The vermicomposting process uses nothing but specific kinds of earthworms. These can either be red wigglers or nightcrawlers. Worms that are used for composting eat off of organic wastes, which they in turn, transform into vermicompost. Now, vermicompost is what we refer to as castings from worms (also known as worm manure and worm humus).
Now how does this natural process work? Well, nightcrawler worms and red wiggler worms are capable of breaking down organic materials into a rich and valuable source of compost. So if you start feeding them with enough amounts of scraps from your kitchen or garden, then you can very well expect a nutrient-rich outcome after their digestion https://bensupstairs.com/best-router-table. Any organic food that these worms take-in are also broken down with the help of good bacteria and other microorganisms; those of which are also present in the system.
Now every worm composting structure needs a worm composter. Worm composters can be in the form of recycled plastic containers, trash bins, or old wooden barrels. Bins that are to be used for housing these worms should also have a lid. Take note that worms like to be kept in the dark (they are very sensitive to light, amongst other things), so make sure to provide them with that much needed cover. Other than that, worm composters should also have ventilation and drainage holes. Worms need oxygen too, so the air should be able to go in and out of the bin. Drainage holes on the other hand should be able to draw off excess water from the bin. This will also help in keeping the worms from drowning.
Also keep in mind that any type of vermicomposting bin won’t be complete without its fill of bedding materials. A worms bedding is usually composed of your browns and greens (a mixture of carbon and nitrogen). You can arrange the bedding with old newspaper shreds, some dried leaves, and some soil. Also spray or sprinkle in some water to help moisten the bedding. Worms have very sensitive skin. Their bodies should always be kept moist skin they breathe through it. So if you leave the bedding too dry or too wet, then you’re going to have to expect the worse.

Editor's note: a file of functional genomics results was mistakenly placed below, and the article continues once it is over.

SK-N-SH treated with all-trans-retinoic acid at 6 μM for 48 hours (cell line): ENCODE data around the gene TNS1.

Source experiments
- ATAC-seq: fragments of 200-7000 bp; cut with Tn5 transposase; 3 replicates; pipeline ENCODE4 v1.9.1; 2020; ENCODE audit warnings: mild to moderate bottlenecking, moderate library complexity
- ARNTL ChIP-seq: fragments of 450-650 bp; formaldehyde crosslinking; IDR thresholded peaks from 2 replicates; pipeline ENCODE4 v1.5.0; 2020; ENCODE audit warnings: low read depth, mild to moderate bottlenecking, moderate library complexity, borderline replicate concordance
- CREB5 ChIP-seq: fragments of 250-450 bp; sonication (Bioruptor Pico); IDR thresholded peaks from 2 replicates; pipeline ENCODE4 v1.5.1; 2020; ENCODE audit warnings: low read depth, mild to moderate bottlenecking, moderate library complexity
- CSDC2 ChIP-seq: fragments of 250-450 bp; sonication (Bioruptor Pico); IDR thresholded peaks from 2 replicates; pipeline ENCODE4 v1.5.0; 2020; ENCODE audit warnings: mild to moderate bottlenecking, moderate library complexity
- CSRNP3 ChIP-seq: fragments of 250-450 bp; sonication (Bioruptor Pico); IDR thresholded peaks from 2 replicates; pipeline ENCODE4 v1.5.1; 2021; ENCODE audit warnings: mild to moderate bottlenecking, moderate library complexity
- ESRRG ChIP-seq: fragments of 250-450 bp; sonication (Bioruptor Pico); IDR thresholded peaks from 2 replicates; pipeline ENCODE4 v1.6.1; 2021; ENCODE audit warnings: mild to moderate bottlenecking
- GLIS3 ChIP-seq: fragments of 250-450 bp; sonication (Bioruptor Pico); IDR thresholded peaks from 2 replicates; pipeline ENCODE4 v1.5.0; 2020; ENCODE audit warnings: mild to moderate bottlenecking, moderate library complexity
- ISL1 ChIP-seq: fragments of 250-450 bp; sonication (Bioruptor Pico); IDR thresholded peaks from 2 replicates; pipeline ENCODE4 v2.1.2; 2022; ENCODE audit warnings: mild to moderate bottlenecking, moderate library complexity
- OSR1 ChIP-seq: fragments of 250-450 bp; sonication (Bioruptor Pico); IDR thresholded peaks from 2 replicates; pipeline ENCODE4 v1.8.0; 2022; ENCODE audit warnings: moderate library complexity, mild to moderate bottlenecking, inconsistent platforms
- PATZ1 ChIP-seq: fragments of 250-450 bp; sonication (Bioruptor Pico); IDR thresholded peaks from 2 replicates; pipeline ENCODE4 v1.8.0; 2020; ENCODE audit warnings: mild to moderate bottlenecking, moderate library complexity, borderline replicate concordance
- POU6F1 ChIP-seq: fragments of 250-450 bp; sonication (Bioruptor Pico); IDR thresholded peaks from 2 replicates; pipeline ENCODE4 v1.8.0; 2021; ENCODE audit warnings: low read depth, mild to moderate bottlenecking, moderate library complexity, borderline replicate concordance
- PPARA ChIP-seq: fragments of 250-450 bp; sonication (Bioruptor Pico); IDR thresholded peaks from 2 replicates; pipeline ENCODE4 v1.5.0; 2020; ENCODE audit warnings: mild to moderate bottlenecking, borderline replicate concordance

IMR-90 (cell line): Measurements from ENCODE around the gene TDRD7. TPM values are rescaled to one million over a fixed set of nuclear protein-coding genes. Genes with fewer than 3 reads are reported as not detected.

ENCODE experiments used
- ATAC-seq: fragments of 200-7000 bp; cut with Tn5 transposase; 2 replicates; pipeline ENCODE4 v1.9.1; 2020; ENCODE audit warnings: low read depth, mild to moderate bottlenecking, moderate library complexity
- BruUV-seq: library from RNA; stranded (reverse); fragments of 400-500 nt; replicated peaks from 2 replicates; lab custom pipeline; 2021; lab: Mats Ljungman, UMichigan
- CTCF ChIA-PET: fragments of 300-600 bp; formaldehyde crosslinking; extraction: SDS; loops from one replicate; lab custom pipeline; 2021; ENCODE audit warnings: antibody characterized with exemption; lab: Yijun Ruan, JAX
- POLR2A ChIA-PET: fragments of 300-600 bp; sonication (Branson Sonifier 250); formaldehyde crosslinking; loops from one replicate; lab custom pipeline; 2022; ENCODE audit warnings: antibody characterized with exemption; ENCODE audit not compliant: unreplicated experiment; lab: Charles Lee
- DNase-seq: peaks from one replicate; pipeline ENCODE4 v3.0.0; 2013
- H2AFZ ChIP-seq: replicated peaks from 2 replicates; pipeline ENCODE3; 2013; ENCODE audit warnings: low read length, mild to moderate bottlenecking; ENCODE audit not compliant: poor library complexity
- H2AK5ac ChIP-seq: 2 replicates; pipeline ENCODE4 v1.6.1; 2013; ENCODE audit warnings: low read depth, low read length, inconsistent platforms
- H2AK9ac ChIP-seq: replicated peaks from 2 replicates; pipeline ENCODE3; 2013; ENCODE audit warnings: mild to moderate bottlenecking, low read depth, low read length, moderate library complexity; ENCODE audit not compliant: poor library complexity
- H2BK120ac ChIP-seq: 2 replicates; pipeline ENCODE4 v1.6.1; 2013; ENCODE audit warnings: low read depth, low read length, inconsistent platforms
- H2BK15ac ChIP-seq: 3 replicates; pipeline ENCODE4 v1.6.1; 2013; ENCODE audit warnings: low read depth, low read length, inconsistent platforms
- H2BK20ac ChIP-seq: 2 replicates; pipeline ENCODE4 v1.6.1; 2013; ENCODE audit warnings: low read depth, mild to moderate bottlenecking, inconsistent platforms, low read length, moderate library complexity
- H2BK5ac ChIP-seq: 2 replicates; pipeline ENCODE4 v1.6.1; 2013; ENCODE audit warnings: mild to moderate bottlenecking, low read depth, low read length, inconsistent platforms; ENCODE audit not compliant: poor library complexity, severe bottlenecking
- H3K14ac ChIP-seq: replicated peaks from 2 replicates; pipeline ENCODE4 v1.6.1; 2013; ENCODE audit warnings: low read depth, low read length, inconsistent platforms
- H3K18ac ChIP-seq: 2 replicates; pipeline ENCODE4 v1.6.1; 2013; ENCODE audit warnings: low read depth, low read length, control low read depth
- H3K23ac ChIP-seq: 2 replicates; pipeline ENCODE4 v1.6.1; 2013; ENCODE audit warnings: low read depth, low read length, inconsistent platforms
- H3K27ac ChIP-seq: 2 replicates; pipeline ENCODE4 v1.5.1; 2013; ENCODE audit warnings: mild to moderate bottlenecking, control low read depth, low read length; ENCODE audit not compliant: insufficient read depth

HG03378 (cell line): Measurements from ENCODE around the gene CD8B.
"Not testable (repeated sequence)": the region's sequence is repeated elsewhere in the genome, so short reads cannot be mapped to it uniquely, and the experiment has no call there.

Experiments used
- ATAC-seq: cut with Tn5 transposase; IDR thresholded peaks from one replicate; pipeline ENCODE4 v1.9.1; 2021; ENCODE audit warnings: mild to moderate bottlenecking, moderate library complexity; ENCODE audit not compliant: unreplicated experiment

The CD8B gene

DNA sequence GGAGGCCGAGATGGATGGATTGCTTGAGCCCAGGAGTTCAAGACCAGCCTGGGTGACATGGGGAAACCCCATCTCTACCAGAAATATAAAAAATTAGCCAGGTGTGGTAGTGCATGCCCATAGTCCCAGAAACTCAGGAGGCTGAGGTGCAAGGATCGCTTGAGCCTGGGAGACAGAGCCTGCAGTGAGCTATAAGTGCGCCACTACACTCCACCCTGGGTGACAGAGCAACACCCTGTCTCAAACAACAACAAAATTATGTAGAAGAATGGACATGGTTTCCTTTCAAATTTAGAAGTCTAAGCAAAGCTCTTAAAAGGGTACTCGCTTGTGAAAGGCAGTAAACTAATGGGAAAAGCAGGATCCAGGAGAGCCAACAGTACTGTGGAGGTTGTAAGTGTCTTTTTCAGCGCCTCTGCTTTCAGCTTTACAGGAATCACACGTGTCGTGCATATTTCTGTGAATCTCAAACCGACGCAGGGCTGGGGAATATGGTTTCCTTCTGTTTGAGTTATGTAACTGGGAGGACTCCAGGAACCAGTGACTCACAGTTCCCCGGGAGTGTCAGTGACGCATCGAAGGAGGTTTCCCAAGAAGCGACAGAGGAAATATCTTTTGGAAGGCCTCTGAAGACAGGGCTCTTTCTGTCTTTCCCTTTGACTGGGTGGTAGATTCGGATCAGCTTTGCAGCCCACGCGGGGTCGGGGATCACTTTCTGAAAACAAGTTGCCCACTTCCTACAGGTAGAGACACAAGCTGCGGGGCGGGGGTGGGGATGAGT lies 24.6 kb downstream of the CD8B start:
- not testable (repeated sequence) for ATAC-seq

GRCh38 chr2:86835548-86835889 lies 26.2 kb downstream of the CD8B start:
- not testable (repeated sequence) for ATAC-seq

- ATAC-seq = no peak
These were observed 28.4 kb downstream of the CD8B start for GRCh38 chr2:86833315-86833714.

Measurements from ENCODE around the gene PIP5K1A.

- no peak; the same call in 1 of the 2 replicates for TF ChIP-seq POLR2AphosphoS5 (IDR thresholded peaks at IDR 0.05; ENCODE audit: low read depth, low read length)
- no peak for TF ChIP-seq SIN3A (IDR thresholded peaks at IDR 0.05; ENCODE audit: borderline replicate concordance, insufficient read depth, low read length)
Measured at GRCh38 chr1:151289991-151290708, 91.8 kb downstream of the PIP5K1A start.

Now, organic scraps from your kitchen or garden can also be used to feed your red worms or nightcrawler worms. Such materials are crushed egg shells, used tea bag filters, coffee grounds, vegetable and fruit peels, strips or shreds of presoaked newspaper or cardboard, grass clippings, dried leaves, fallen plants, and/or days old animal manure (can only be from plant-eating animals). After setting-up your worm food, start putting in your worms.
Have a check list with you and see whether you’ve completed the vermicomposting process. Always make sure that you already have a worm composter that’s been drilled with holes, a nice and moist bedding, some organic worm food, and of course, your compost earthworms. When the set-up’s done, along with a good maintenance of the whole system, you’ll be able to reap a lot of good worm compost in no time!
I think you will agree with me. When we think of people who are successful and rich, one thing that comes to mind is that they can afford to indulge in all kinds of foods. Caviar, foie gras, and other expensive or exotic foods come to mind. Even if such foods are not your liking, you will think of them having the ability of eating whatever they like, as much as they like. Not necessarily all at one go, but to be able to eat them whenever the urge arise, just because they can afford to.
Just imagine it, whatever you want to eat, just order it without a thought about how much it costs. Huge Carl’s Jr. burgers, large succulent waggu beef steaks, Swensen’s Earthquake ice cream, are some of the images in my mind. Not all of them at one go, as I’ve said earlier, but whenever the urge arises. Yeah, wouldn’t that be great?
Of course, thoughts of eating often lead to whether the particular food is healthy or not. That would lead to a whole debate about what to eat. And the age old addict: “Healthy foods are not nice; nice foods are not healthy” is true. My solution to that is: eat in moderation. Even unhealthy foods can be enjoyed if you eat in small quantities at infrequent intervals.
But I am more of an adventurous eater. I relish the opportunity to eat foods that are uncommon. It does not have to be expensive, but not the foods that you eat normally. But I’m not keen to take part in Fear Factor. Oh no, no way! What I am interested is to eat foods that are delicacies that peoples in various places do eat, but which are not the kind we normally eat. I dare not name some of them as I’m afraid some of my readers might not be able to stomach them. But I think you get the idea of what kinds of foods I mean.
Foie gras would be a close approximation. While lovers of this would delight in its taste and texture, opponents would shudder at the thought of eating the ‘liver of specially fattened geese or ducks’. For me, I’ll try it, though I may not necessarily get to like it. That’s what I mean by being adventurous. I would go so far as to say I’ll try it even if there is a risk of getting a stomach upset. But not when I think it would harm or kill me. I’m adventurous but not foolhardy.